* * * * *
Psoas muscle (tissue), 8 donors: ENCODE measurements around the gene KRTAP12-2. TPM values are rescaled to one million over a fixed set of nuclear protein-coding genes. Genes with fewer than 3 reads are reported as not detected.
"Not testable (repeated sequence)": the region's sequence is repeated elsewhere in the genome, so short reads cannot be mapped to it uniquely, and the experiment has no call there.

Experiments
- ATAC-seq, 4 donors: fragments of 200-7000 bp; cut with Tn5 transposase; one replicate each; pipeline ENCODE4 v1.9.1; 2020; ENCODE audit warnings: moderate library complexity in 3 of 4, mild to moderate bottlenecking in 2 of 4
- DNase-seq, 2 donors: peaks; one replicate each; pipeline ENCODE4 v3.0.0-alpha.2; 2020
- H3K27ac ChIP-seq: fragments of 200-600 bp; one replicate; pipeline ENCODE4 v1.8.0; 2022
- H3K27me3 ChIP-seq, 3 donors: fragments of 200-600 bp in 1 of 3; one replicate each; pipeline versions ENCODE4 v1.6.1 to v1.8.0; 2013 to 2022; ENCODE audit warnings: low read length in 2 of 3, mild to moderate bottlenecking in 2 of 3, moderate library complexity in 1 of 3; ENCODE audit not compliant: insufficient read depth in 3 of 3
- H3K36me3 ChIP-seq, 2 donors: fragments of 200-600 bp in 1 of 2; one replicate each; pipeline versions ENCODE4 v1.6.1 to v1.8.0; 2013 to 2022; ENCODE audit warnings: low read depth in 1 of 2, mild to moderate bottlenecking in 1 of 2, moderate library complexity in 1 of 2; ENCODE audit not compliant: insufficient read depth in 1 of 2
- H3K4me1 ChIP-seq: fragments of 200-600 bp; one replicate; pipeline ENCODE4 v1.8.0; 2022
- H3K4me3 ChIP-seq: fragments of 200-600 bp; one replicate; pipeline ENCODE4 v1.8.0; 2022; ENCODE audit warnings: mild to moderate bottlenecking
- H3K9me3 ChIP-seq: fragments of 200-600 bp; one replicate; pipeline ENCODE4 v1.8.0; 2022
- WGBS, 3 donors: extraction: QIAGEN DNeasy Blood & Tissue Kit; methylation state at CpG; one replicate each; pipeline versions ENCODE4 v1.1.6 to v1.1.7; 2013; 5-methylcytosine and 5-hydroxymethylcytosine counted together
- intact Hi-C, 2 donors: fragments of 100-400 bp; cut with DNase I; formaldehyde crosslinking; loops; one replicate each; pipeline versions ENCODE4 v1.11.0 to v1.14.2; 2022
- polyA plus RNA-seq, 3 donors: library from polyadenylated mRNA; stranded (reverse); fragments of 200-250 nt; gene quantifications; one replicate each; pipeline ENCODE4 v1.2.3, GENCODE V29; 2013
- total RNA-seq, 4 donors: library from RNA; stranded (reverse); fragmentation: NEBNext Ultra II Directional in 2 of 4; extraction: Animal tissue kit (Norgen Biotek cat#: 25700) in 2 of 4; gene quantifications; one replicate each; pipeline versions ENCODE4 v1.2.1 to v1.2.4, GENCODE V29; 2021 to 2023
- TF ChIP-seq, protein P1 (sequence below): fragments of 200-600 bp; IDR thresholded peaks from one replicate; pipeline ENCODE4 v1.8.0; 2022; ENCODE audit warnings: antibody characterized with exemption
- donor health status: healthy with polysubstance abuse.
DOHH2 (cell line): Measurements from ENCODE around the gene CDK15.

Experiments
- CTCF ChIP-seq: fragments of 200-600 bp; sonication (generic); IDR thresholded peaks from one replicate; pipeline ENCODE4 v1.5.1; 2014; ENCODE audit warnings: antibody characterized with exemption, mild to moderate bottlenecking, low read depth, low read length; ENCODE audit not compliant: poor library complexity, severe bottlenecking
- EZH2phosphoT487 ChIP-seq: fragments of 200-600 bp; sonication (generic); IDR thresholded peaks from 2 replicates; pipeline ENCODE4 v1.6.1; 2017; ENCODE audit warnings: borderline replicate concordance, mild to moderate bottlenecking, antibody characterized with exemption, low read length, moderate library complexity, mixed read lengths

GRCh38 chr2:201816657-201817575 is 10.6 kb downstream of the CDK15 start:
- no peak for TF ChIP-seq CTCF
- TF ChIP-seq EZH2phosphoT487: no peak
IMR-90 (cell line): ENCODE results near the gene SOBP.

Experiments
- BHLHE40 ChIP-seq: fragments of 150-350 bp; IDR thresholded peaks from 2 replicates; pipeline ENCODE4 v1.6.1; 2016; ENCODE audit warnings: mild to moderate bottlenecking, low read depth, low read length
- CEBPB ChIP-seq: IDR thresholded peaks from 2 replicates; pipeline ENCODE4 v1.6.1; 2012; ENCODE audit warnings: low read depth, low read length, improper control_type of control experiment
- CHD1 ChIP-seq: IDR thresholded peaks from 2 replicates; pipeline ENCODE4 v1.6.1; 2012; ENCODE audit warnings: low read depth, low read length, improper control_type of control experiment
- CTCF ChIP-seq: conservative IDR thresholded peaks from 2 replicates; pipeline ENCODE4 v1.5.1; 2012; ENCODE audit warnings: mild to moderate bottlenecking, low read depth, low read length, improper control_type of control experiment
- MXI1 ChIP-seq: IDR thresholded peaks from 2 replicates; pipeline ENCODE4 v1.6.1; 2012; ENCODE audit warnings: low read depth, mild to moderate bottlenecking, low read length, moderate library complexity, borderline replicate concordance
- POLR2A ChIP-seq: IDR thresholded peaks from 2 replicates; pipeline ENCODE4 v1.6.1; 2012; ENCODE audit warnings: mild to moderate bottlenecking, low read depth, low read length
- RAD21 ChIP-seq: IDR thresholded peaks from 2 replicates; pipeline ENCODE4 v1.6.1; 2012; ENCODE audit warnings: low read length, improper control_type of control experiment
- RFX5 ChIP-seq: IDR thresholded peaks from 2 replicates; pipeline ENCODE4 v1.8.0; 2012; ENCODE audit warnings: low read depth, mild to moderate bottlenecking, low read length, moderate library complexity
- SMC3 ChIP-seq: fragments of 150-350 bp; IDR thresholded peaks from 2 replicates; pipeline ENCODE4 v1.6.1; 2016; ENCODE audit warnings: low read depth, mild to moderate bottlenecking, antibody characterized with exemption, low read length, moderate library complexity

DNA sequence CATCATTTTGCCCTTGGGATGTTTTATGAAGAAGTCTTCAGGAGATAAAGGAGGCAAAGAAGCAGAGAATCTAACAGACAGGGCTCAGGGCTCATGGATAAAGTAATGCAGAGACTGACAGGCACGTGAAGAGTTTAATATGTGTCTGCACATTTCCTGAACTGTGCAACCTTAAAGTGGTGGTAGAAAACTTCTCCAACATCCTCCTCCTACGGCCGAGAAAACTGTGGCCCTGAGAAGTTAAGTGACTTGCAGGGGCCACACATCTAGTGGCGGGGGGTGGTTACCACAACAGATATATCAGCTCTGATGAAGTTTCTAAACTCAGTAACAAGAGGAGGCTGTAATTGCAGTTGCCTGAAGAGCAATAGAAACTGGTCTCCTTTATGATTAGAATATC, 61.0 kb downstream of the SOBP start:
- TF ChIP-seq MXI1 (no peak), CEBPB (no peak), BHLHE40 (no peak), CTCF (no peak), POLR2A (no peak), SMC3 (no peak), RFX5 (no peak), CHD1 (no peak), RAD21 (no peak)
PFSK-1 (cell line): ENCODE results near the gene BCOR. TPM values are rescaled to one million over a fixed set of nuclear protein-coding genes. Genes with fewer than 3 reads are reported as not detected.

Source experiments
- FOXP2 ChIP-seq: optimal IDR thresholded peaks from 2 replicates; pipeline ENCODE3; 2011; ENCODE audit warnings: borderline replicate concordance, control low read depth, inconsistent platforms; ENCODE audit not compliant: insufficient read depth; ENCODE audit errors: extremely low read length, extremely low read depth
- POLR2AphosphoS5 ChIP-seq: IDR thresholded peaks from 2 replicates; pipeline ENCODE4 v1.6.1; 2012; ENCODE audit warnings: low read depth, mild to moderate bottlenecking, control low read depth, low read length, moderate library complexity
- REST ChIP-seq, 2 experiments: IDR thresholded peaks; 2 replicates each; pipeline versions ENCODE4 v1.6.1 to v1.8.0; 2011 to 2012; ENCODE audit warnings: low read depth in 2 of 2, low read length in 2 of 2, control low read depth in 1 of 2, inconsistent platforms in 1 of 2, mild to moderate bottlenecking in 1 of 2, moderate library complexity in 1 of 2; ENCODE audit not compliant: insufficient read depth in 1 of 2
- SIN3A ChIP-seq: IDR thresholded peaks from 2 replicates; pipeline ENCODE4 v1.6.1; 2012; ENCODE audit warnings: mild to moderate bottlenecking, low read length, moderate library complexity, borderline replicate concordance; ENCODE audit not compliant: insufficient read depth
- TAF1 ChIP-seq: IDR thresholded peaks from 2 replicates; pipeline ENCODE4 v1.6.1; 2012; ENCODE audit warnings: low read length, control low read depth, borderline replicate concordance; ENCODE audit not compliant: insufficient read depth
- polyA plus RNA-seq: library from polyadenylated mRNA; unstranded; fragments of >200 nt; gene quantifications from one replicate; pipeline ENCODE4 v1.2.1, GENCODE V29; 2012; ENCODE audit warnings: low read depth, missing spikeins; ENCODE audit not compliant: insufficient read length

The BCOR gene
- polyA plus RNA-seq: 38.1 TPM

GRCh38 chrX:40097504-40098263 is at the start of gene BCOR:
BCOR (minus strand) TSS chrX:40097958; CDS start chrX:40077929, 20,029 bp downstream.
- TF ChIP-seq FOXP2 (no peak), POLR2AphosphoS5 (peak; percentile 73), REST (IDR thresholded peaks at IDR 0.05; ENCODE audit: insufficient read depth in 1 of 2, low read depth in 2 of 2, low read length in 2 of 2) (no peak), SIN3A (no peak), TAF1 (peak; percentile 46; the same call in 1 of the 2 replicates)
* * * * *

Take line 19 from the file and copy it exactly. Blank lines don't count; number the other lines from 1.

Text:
Experiments